The handling in this game is unfathomable. I mentioned before that the sense of speed is great above 120 and slow motion below it, and that’s not just a visual thing, it’s the controls themselves. When you’re going slow, the entire game becomes slow, heavy, and unresponsive, but when you’re going fast, it gets twitchy and sharp. There is no middle ground. It’s also impossible to take corners at all in first gear, because when you’re going that slow you also have to deal with apocalyptically bad understeer. And as if that’s not bad enough, there’s a whole lot of input lag, sometimes upwards of a full second before the car fully responds to you. But oh, does it ever get worse. The drift mode… it’s the worst thing I’ve ever played. You have practically zero control here. All the same problems I’ve mentioned exist but several times worse, and there’s some new ones too, like how sometimes your inputs just do absolutely nothing, and other times on the same corner doing the same inputs, they’ll work perfectly. Sometimes you’ll turn left and go right. Sometimes you’ll try to transition to the next corner but just keep drifting in a straight line. This is not functional, it’s disgusting that this was considered acceptable. The drifting in this game runs on nothing more than hopes and prayers.
And for a nice little cherry on top, there’s a lot of performance and stability issues here. Even with a powerful computer by today’s standards, this game from 2007 still has frame drops and lots of stuttering. And I don’t mean microstuttering, I mean really big half second stutters. At first I thought it was bad vsync, but no, that’s just how it is. Incidentally, this game also has the worst screen tearing I’ve ever seen with vsync off, so bad that I actually can’t stand it, and screen tearing has never bothered me much before.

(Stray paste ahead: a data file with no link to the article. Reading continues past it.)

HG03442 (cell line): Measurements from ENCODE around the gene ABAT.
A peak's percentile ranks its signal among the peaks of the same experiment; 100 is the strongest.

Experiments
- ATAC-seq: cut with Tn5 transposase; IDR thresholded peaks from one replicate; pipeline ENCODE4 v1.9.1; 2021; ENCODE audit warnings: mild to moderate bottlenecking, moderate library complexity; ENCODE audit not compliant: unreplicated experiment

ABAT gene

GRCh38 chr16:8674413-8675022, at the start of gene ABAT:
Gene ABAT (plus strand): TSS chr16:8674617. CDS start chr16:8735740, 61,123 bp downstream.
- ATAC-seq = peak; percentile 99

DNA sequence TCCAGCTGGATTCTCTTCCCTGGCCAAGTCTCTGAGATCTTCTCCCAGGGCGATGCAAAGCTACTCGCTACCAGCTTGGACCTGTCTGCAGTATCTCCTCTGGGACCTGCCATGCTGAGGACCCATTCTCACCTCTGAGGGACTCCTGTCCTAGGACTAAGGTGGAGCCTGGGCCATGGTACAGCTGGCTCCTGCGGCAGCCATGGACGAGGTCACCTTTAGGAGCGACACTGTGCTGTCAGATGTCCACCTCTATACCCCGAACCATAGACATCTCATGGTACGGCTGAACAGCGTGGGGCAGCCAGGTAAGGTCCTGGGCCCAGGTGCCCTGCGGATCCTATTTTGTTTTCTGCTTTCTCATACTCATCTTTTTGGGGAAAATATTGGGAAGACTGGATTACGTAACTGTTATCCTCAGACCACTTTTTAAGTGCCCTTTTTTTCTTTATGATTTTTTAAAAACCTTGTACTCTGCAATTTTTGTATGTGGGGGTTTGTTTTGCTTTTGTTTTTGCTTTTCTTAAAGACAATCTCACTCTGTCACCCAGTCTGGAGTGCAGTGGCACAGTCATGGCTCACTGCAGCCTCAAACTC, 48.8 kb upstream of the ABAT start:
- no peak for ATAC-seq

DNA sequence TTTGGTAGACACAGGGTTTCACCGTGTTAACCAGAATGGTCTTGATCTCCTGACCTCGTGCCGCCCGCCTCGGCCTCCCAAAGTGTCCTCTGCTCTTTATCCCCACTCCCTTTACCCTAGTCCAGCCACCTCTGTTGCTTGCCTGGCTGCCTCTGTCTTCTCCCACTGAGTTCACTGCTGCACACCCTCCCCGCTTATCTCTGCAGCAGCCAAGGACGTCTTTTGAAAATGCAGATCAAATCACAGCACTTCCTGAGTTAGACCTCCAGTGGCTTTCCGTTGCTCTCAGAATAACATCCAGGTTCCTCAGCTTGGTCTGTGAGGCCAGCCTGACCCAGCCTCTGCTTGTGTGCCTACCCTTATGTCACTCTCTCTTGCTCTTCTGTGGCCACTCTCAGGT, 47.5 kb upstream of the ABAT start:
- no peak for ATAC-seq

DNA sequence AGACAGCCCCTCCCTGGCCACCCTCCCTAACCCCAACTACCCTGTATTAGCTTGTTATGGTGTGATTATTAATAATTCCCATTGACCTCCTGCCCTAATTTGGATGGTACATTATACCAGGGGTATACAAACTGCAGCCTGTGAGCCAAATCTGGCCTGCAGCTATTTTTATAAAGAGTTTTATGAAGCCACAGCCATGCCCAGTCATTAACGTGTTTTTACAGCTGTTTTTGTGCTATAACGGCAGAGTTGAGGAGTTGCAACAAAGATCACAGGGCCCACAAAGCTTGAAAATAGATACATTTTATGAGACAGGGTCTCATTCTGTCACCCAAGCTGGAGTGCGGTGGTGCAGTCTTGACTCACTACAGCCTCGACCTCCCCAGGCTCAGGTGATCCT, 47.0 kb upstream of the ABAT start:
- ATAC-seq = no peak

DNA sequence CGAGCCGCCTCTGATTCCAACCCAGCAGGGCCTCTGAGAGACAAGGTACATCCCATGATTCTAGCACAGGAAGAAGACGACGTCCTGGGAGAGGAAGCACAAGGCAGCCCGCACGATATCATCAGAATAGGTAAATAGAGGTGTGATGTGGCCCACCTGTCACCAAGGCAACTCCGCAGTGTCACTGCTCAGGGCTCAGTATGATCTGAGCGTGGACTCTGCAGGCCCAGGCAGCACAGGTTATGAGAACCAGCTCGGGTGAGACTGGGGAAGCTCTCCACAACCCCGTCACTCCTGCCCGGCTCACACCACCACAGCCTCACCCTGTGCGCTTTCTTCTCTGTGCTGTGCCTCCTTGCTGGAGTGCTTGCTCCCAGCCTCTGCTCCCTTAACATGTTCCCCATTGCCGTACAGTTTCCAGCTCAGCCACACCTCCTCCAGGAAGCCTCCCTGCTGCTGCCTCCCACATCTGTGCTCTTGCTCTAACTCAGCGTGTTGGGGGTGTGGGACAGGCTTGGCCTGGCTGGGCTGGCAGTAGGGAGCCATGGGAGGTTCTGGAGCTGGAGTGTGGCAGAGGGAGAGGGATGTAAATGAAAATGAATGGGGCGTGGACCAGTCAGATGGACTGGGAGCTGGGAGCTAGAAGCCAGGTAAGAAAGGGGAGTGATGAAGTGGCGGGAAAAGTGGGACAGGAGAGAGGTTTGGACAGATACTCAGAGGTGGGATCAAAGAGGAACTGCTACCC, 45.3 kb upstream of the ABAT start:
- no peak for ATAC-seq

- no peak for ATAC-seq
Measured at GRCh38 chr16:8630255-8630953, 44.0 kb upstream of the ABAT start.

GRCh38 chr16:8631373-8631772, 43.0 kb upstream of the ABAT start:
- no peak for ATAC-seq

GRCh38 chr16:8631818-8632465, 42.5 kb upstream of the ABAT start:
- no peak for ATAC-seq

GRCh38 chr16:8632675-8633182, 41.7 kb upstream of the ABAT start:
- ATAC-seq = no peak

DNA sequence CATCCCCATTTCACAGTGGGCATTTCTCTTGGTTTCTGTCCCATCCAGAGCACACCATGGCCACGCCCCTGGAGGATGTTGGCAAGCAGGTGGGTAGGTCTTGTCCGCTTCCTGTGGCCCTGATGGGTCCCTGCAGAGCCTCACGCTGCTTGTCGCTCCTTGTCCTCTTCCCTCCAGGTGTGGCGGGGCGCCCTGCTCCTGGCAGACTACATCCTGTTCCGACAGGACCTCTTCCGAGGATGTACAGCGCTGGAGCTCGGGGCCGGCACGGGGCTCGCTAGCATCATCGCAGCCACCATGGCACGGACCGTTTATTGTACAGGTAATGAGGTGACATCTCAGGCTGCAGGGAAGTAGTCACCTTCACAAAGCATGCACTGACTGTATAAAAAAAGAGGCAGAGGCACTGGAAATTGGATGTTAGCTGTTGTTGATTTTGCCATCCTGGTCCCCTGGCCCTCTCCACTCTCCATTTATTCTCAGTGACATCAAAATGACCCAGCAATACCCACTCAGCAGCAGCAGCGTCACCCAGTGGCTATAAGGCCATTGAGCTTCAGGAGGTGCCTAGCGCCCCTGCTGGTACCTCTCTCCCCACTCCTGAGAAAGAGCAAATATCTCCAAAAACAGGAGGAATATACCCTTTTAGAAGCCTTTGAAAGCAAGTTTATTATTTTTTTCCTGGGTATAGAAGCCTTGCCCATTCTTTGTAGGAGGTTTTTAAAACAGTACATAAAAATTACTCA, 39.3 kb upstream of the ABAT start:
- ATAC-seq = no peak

I could complain more but I don’t want to. I must make it clear that even with all these problems I still enjoyed the game and had fun playing it… mostly. Those final races on the Nevada highway really grind my gears, but apart from that, I even had fun with the drifting when I got a faster car and figured out how to abuse the physics. Because of that, I don’t know what to think of this game. Is it good, is it bad? I have no idea… and I don’t think I care. I just want to move on to the next game…
Need for Speed: Undercover
So I can explain why THIS is the game that deserves to be in the crosshairs. This game makes ProStreet look like a game of the year contender. I don’t understand how you can go from what is already a low point in your franchise and STILL manage to do literally everything worse while continuing to move in exactly the wrong direction. This game reminds me a lot of Ace Combat Joint Assault.